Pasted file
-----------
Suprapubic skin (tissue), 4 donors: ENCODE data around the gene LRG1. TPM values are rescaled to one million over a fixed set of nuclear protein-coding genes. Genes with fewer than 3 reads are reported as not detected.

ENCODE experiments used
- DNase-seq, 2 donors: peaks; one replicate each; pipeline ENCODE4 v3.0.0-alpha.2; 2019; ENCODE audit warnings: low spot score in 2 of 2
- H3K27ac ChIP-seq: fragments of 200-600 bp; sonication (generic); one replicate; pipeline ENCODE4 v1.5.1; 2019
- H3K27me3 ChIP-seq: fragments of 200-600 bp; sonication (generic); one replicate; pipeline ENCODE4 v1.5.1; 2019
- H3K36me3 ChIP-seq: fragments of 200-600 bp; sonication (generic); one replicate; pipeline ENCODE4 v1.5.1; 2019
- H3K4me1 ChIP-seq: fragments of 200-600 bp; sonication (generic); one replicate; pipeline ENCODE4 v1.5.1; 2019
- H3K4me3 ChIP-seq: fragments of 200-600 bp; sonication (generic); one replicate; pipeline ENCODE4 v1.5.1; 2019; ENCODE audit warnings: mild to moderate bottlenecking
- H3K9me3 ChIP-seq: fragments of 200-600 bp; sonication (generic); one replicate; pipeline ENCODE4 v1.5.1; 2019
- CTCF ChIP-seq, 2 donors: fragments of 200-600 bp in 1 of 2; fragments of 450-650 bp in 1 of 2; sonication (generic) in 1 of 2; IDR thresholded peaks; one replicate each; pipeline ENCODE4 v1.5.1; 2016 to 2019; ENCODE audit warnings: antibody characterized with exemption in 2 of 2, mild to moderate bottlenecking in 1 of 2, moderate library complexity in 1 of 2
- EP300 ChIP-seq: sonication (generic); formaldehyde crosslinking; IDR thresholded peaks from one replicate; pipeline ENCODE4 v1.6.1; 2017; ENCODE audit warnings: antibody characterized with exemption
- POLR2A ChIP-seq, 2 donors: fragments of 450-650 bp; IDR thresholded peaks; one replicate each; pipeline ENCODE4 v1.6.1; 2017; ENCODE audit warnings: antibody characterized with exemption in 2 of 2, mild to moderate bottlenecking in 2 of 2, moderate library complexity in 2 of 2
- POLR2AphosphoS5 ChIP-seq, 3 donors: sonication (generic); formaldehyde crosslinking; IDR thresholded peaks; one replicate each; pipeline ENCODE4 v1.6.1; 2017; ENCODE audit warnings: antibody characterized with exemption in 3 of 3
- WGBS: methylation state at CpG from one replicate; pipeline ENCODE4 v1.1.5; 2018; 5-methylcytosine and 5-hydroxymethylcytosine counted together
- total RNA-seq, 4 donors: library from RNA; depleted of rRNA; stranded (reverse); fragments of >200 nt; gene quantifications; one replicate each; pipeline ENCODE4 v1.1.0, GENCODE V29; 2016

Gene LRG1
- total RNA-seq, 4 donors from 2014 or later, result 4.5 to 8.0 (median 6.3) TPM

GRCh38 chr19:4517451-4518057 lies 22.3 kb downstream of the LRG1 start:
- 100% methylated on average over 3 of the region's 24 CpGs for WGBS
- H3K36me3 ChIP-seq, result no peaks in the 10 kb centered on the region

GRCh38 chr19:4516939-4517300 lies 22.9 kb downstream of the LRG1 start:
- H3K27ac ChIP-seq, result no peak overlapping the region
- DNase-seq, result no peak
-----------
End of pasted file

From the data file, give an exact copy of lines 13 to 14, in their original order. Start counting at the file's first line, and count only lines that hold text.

- POLR2AphosphoS5 ChIP-seq, 3 donors: sonication (generic); formaldehyde crosslinking; IDR thresholded peaks; one replicate each; pipeline ENCODE4 v1.6.1; 2017; ENCODE audit warnings: antibody characterized with exemption in 3 of 3
- WGBS: methylation state at CpG from one replicate; pipeline ENCODE4 v1.1.5; 2018; 5-methylcytosine and 5-hydroxymethylcytosine counted together